The EMBO journal

Opposed growth factor signals control protein degradation in muscles of Caenorhabditis elegans.

PMID 17290229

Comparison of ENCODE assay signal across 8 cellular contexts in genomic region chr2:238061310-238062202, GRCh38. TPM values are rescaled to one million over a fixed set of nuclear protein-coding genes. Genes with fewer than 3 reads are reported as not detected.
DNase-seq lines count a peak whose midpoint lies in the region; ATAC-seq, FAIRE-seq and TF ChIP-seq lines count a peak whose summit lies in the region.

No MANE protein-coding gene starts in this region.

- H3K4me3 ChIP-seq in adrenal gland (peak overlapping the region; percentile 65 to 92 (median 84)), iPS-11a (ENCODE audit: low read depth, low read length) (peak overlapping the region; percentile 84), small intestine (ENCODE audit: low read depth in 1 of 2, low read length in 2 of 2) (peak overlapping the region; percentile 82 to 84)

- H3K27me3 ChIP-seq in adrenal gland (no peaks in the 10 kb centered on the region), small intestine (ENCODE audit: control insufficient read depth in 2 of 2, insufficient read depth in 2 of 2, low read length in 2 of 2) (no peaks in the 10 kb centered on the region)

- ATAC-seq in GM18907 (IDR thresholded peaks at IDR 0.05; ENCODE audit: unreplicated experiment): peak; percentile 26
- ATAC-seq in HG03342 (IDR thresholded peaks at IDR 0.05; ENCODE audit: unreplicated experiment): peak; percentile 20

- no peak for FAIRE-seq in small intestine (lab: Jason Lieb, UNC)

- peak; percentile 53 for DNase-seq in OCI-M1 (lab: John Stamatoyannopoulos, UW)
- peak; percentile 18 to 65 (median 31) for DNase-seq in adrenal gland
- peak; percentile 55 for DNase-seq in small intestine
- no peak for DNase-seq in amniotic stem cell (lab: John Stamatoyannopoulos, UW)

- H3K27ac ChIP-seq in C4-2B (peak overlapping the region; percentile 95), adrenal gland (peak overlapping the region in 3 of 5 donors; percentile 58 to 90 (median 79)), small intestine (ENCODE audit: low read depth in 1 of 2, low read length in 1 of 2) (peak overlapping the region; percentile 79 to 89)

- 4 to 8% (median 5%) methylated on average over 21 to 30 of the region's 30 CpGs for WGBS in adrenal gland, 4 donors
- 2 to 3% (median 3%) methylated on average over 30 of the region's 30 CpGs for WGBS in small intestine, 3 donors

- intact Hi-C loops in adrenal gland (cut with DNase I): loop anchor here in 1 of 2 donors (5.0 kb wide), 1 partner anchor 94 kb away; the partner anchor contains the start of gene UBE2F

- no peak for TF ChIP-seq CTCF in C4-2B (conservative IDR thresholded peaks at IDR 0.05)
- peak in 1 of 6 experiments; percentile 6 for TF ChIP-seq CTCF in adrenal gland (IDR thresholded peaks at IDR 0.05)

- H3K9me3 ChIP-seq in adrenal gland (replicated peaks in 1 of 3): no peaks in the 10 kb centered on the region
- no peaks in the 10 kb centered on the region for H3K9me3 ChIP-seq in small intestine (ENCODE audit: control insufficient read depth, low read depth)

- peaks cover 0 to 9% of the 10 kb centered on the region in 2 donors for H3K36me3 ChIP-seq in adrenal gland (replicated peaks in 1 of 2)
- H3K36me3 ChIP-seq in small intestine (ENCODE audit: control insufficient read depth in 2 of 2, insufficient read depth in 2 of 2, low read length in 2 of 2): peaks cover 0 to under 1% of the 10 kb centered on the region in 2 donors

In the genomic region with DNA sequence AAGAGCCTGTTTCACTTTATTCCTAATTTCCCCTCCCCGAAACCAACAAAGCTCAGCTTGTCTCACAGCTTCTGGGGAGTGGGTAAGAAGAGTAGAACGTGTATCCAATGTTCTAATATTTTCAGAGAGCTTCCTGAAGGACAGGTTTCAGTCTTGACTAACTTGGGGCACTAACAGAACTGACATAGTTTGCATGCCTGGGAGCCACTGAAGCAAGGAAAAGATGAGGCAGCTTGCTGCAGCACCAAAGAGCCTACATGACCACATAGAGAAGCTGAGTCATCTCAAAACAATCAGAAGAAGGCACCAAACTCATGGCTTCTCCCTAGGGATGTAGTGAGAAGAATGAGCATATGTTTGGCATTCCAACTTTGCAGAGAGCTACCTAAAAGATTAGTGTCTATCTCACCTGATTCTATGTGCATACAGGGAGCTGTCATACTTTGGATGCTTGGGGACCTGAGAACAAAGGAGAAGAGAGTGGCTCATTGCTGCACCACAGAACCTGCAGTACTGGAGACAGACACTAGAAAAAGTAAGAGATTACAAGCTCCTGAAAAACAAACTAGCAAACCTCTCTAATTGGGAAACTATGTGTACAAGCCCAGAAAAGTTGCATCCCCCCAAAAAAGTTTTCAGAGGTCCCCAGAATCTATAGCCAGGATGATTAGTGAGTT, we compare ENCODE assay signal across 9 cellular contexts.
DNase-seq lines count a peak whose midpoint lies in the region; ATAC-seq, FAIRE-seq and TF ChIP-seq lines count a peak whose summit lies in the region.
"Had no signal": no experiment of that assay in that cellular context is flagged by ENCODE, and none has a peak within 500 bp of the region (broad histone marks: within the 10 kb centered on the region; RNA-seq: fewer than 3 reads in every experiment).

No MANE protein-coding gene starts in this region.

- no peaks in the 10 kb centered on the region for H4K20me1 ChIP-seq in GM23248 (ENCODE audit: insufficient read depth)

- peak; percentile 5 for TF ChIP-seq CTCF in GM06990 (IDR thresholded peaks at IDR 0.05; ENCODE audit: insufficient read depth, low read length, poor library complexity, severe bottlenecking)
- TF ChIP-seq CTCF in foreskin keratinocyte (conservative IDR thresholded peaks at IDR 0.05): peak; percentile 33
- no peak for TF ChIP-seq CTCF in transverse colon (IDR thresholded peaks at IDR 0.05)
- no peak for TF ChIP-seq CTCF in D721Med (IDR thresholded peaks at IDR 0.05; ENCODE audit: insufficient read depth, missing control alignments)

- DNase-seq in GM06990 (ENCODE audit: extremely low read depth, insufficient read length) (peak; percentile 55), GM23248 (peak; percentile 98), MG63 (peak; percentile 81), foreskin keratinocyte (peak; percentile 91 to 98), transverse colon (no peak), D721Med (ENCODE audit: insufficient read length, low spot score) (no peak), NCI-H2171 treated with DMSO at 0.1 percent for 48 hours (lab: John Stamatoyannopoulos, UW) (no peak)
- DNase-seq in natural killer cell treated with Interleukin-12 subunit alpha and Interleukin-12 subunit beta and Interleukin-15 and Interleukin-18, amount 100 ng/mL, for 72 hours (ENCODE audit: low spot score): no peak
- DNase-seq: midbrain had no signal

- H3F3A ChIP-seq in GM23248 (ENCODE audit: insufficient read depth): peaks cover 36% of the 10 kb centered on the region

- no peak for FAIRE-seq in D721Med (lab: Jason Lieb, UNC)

In addition to contractile function, muscle provides a metabolic buffer by degrading protein in times of organismal need. Protein is also degraded during adaptive muscle remodeling upon exercise, but extreme degradation in diverse clinical conditions can compromise function(s) and threaten life. Here, we show how two independent signals interact to control protein degradation. In striated muscles of Caenorhabditis elegans, reduction of insulin-like signaling via DAF-2 insulin/IGF receptor or its intramuscular effector PtdIns-3-kinase (PI3K) causes unexpected activation of MAP kinase (MAPK), consequent activation of pre-existing systems for protein degradation, and progressive impairment of mobility. Degradation is prevented by mutations that increase signal downstream of PI3K or by disruption of autocrine signal from fibroblast growth factor (FGF) via the FGF receptor and its effectors in the Ras-MAPK pathway. Thus, the activity of constitutive protein degradation systems in normal muscle is minimized by a balance between directly interacting signaling pathways, implying that physiological, pathological, or therapeutic alteration of this balance may contribute to muscle remodeling or wasting.